5 Top Stories From 2021 (And 5 You May Have Missed)
As 2021 comes to a close, we’re taking a look back on some of our favorite news stories from the past year. Here are five of our top stories from 2021, and five more you may have missed.
1. Astronaut Victor Glover Inspires Black Cal Poly Students From Space
While aboard the International Space Station in January, NASA astronaut and Cal Poly alumnus Glover took some time out of his stellar schedule to Zoom with members of the National Society of Black Engineers (NSBE) and others.
“I’ve been waiting for this all day!” he beamed — sometimes speaking upside down — as he floated in a microgravity environment.
2. Students Swarm to Beekeeping Class
One of the buzziest classes at Cal Poly, beekeeping attracts students from all different majors, many of whom start trying to sign up for the class during their first year.
“This class is the epitome of Learn by Doing,” said Patrick Frazier, one of the class’s instructors. “We’re in the hives, we’re actually handling the bees and learning how to take care of them. It doesn’t get more hands-on than this class.”
3. New Grad Overcomes Obstacles to Serve Others
For single mom Francisca Camarillo, the challenge of finishing college while working full time will all be worth it as she uses her new degree to help her community.
“I know that the future is brighter because of education," she said. “I’m going to make a difference.”
4. Soldiering Onward at Cal Poly
Computer engineering senior Tae Kim balances his studies while simultaneously serving as a biomedical equipment technician in the Army Reserve.
“When we are talking about veterans, we’re talking about leaders on this campus,” said Kari Leslie of the Center for Military-Connected Students . “They’re leaders. They’re mentors, and they are really proud of the fact that they are here at Cal Poly and are a part of this community.”
5. At Student Furniture Competition, Unique Lamps, Tables — And a Chair You Can Wear
In early November, the stair court in the Cal Poly Architecture building transformed into a gallery space for hundreds of one-of-a-kind furniture design projects, including functioning seesaws and a hydroponic table.
“Making furniture has taught me a lot about the discipline of architecture — the translation from drawing to building, and how tolerances and friction in materials that you might not anticipate can change your design and how you need to adapt for that through the build,” said competitor and fifth-year architecture student Munira Aliesa.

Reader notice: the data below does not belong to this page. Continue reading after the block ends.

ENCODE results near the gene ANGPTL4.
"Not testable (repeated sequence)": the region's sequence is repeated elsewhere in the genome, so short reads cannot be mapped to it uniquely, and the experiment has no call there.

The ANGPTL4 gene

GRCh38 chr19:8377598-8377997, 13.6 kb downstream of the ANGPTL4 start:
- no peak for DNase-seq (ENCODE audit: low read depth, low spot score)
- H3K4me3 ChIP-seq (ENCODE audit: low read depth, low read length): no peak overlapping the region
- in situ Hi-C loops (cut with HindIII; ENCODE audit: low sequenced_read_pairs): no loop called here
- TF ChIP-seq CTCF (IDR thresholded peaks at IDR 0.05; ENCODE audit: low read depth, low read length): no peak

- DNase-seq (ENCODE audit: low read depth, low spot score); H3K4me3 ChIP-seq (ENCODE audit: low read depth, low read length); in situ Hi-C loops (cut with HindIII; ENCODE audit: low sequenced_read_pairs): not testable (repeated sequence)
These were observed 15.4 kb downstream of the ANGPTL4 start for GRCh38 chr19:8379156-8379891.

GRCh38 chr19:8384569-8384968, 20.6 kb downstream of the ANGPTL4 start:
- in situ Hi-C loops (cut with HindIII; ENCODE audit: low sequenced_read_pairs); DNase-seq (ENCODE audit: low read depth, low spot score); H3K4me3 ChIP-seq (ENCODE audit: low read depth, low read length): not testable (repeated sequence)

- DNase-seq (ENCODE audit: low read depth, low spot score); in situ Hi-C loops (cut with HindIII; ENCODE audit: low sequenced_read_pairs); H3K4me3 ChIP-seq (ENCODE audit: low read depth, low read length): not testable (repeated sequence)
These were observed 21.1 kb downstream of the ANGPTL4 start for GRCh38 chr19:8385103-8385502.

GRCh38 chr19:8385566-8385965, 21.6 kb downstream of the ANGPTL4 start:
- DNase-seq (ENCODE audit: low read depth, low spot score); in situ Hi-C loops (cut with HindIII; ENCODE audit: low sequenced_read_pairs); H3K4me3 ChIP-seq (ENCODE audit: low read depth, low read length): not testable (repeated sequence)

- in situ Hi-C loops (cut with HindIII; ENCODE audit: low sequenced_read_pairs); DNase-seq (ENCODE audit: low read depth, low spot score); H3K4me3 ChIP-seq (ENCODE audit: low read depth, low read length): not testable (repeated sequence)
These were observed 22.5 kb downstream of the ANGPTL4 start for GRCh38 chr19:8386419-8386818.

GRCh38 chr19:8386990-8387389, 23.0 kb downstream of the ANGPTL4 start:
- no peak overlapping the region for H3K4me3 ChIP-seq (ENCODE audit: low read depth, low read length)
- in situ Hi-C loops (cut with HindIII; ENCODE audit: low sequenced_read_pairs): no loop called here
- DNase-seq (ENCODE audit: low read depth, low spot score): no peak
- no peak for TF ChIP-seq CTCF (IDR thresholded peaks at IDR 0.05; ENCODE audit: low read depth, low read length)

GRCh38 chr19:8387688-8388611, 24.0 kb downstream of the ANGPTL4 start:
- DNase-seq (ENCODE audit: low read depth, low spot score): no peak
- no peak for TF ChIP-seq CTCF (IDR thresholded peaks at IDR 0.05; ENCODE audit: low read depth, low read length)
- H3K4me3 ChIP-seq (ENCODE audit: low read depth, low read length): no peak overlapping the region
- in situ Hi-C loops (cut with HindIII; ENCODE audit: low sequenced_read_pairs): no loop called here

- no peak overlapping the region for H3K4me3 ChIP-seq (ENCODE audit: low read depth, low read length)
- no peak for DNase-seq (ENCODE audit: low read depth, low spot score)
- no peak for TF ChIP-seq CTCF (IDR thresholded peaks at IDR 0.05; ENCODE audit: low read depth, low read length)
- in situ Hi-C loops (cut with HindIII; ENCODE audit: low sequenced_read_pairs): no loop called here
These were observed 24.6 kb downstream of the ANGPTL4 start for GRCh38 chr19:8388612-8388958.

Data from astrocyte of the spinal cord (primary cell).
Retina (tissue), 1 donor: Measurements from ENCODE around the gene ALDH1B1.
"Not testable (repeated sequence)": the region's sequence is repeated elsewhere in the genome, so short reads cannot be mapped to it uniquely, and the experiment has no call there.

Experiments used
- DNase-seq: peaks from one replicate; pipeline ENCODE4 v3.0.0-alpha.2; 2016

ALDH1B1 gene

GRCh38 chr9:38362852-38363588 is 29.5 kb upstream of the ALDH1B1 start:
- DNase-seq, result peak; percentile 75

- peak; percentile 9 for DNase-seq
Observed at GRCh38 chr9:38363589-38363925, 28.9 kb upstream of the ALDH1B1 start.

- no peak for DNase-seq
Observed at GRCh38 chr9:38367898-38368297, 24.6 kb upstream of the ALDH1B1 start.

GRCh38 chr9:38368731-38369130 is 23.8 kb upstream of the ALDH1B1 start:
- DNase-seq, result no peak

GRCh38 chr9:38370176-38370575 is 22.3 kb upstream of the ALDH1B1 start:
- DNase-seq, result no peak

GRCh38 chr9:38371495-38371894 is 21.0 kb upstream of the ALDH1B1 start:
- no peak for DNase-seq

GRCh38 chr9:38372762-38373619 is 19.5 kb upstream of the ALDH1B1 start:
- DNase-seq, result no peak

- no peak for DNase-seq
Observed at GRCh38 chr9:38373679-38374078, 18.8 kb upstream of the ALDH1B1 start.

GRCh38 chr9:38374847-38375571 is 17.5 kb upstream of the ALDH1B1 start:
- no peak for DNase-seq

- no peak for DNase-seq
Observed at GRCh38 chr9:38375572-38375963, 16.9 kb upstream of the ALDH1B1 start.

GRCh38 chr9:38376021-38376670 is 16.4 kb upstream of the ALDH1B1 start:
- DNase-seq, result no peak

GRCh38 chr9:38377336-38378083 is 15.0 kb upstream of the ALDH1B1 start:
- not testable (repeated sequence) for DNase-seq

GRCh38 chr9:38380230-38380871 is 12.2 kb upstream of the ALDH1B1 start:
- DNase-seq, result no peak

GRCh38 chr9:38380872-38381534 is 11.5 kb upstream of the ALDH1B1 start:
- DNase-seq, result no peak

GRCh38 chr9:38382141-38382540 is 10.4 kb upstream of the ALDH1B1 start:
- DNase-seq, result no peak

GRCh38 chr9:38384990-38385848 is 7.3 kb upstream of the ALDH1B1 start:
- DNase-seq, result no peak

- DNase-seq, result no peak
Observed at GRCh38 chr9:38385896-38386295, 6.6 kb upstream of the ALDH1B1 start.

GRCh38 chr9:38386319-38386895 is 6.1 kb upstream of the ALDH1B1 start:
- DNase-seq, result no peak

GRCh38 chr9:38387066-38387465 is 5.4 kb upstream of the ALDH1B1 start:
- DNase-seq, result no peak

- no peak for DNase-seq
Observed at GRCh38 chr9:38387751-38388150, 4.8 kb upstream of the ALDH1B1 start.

Stories You May Have Missed
1. Seal Swimming Lessons
They’re cute, they’re furry, and they start diving into frigid Antarctic waters at 2 weeks old. According to a new Cal Poly study, Weddell seal pups may be one of the only types of seals to learn to swim from their mothers.
“Most seals don’t get to learn anything from mom, so we wanted to know what are the important lessons that they need in this extremely cold environment,” said Cal Poly biology professor Heather Liwanag.
2. Corpse Flower Comes to Life at Cal Poly's Plant Conservatory
This summer, for the second time in as many years, something unexpected happened at the Cal Poly Plant Conservatory: a corpse plant bloomed. Even rarer? This one blossomed for the first time at nearly 18 years of age.
“It’s a late bloomer,” said biological sciences Professor Matt Ritter, the conservatory’s director. Ritter said he germinated the plant from a seed in the winter of 2003, when he first became a professor at Cal Poly. It was one of the first plants to grow in the conservatory.
3. Keep Clam and Carry On
The last time anyone could buy a bowl of chowder made with Pismo clams on the Central Coast was 70 years ago. A group of Cal Poly researchers wants to make that a reality once again — and change the future of local fisheries in the process.
If the team is successful, “There could be local commercial production of Pismo clams,” said Marine Sciences professor Ben Ruttenberg.
4. Independent Scholarship Helps Support Black Students at Cal Poly
For a second year, a community-funded scholarship is helping underrepresented Black students find their place at Cal Poly.
“It's huge for me,” said fifth-year architecture student Jordan Greenfield. “Scholarships like this allow me to succeed going forward, focusing on my studies and not having to worry as much about the financial aspect.”
5. Transfer Students Help Each Other Adjust to Campus
Transferring to a new campus from a community college can be intimidating. That’s why some transfers choose to join Transfer Academic Coaches and help incoming students succeed.
“I’ve always been passionate about education and student success,” said Jorge Coronel, a fifth-year agricultural business student and transfer from Allan Hancock College in Santa Maria. “The transfer coaching role was a perfect fit for me as an opportunity to help.”
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